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|Title:||Future of Solar Energy Sector in India|
|Keywords:||Energy and Infrastructure Management|
|Publisher:||School of Petroleum Management|
|Abstract:||EXECUTIVE SUMMARY India has done a tremendous job and become one of the countries with large production of energy from renewables. As of 31 March, 2020, 35.86% of India’s installed electricity generating capacity is from Renewable sources with most of capacity comes from solar photovoltaic and wind power owing to abundance, availability and ease of harnessing for electrical power generation. As country is running one of the largest and most ambitious renewable energy capacity expansion programs which aims to achieve 100 GW of solar power. At present grid connected solar PV sector is majorly dominated by ground based large scale utility projects. But ground based installation are also have some limitations for acquiring large chunk of land in some cases. Solar electricity generation is one of very few low-carbon energy technologies with the potential to grow to very large scale. As a consequence, massive expansion of global solar generating capacity to multi-terawatt scale is very likely an essential component of a workable strategy to mitigate climate change risk. Recent years have seen rapid growth in installed solar generating capacity, great improvements in technology, price, and performance, and the development of creative business models that have spurred investment in residential solar systems. Nonetheless, further advances are needed to enable a dramatic increase in the solar contribution at socially acceptable costs. Achieving this role for solar energy will ultimately require that solar technologies become cost-competitive with fossil generation, appropriately penalized for carbon dioxide (CO2) emissions, with — most likely — substantially reduced subsidies. This study examines the current state of Indian solar electricity generation, the several technological approaches that have been and could be followed to convert sunlight to electricity, and the market and policy environments the solar industry has faced. my objective is to assess solar energy’s current and potential competitive position and to identify changes in Indian government policies that could more efficiently and effectively support the industry’s robust, long-term growth. This study considers grid-connected electricity generation by photovoltaic (PV) and concentrated solar (or solar thermal) power (CSP) systems. These two technologies differ in important ways. A CSP plant is a single largescale installation, typically with a generating capacity of 100 megawatts (MW) or more, that can be designed to store thermal energy and use it to generate power in hours with little or no sunshine. PV systems, by contrast, can be installed at many scales — from utility plants with capacity in excess of 1 MW to residential rooftop installations with capacities under 10 kilowatts (kW) — and their output responds rapidly to changes in solar radiation. In addition, PV can use all incident solar radiation while CSP uses only direct irradiance and is therefore more sensitive to the scattering effects of clouds, haze, and dust.|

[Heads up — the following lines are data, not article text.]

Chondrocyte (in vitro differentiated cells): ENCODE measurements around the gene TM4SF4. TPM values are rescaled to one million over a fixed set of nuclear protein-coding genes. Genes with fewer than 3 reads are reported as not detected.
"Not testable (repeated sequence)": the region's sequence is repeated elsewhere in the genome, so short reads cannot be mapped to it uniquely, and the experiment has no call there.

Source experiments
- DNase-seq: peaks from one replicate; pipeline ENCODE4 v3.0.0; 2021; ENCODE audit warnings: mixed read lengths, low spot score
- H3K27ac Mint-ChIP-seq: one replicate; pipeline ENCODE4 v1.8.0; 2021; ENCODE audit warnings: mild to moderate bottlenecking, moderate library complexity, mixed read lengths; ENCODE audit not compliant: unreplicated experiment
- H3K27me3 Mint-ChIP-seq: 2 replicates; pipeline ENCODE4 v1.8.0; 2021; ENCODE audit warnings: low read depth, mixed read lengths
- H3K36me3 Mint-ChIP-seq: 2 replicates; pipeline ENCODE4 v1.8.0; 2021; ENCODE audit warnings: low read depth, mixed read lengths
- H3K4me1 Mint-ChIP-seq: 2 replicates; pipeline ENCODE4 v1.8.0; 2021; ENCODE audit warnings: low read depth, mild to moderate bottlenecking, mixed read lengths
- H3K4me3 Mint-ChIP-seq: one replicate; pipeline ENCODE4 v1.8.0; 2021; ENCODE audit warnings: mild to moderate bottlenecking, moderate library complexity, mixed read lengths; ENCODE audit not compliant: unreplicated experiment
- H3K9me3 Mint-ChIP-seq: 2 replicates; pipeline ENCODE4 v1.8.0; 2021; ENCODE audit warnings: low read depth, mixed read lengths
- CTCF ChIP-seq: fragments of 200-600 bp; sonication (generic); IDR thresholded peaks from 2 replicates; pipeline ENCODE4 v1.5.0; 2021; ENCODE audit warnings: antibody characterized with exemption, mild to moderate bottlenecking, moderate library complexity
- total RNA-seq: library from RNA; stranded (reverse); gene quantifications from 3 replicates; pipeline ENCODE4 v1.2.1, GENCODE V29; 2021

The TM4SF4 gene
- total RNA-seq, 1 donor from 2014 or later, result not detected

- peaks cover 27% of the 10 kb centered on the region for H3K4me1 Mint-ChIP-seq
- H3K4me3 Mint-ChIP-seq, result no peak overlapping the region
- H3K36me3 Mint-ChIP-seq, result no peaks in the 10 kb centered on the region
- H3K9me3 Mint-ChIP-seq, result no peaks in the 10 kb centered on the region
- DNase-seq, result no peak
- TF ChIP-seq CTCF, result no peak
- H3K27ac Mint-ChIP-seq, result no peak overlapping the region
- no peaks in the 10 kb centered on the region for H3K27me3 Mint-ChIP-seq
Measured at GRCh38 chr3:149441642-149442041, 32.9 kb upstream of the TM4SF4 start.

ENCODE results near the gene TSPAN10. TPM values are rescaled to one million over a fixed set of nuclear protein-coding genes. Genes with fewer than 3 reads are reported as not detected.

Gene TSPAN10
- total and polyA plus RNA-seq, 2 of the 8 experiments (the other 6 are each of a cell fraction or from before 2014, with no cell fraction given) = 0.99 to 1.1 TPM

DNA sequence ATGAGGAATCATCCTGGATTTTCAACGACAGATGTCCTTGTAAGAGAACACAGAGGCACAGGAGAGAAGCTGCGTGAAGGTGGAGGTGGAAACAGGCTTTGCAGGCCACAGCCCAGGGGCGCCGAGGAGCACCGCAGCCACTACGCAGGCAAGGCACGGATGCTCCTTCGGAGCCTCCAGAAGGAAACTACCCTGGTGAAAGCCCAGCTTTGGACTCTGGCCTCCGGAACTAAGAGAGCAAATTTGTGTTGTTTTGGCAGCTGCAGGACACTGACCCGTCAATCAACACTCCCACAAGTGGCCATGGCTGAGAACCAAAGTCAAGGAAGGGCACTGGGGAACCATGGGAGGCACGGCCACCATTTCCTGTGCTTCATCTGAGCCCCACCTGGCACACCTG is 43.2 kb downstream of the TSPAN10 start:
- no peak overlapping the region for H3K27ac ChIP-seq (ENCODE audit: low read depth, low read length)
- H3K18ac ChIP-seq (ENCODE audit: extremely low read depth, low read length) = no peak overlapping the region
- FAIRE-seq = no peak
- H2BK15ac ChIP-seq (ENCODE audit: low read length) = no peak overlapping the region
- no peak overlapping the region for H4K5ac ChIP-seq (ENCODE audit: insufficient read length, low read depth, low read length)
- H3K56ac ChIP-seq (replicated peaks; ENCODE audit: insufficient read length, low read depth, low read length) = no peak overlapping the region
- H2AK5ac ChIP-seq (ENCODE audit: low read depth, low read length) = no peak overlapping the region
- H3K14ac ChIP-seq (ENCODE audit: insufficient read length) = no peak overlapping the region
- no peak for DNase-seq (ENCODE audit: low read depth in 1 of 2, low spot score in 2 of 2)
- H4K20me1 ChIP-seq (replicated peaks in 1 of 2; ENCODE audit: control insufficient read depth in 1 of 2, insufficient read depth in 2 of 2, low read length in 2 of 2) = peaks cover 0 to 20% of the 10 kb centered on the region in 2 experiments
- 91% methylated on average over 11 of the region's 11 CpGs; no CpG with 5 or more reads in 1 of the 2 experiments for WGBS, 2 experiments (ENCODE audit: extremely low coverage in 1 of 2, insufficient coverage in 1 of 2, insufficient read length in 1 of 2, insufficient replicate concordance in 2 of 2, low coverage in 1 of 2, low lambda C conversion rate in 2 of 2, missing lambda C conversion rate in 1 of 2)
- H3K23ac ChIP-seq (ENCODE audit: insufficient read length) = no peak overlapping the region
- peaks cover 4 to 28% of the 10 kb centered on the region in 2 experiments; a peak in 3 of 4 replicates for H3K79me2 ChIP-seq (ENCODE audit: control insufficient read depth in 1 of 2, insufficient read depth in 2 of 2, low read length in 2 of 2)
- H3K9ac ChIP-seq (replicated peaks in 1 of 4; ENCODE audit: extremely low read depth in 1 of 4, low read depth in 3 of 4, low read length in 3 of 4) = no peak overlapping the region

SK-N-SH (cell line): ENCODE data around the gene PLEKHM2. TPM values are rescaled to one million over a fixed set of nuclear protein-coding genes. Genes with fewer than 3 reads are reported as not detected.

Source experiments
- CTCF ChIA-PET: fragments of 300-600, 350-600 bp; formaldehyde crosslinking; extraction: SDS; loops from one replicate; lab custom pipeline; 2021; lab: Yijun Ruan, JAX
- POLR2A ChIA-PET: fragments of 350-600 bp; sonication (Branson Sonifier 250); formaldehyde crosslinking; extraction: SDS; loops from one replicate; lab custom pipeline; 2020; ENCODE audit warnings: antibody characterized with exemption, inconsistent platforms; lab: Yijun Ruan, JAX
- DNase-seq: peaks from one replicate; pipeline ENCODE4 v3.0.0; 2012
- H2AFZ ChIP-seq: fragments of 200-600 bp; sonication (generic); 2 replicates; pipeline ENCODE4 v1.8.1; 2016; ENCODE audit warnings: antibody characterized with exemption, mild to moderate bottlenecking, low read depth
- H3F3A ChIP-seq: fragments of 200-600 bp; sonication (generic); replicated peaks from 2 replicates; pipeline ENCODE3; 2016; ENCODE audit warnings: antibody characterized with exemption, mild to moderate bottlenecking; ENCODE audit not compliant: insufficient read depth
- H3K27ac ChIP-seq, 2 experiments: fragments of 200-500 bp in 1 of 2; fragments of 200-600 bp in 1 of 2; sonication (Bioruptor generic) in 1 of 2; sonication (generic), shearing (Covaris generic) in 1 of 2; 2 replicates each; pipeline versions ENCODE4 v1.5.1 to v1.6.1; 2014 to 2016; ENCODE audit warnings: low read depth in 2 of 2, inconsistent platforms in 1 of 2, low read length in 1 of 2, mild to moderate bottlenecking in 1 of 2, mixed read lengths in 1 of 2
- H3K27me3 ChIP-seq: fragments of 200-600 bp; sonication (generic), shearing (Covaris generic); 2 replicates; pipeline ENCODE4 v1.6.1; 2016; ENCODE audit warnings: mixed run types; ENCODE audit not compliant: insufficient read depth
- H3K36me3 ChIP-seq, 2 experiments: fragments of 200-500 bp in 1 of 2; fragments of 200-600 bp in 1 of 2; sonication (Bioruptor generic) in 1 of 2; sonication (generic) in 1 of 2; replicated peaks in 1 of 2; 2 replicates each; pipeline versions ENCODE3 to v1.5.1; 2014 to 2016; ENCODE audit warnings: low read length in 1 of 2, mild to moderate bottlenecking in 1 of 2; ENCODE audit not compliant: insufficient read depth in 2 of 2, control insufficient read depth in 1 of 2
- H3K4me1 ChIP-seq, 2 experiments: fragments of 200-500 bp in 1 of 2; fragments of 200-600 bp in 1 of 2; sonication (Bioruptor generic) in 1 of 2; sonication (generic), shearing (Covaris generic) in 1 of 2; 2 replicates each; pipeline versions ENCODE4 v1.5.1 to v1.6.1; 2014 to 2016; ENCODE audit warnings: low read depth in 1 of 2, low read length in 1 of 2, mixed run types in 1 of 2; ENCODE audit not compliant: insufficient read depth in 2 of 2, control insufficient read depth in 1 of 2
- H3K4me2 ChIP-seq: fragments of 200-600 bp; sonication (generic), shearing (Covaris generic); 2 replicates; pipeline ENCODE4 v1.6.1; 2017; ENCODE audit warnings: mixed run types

|Description:||Under the Guidance of Prof.Sudhir Yadav|
|Appears in Collections:||Energy and Infrastructure Management|
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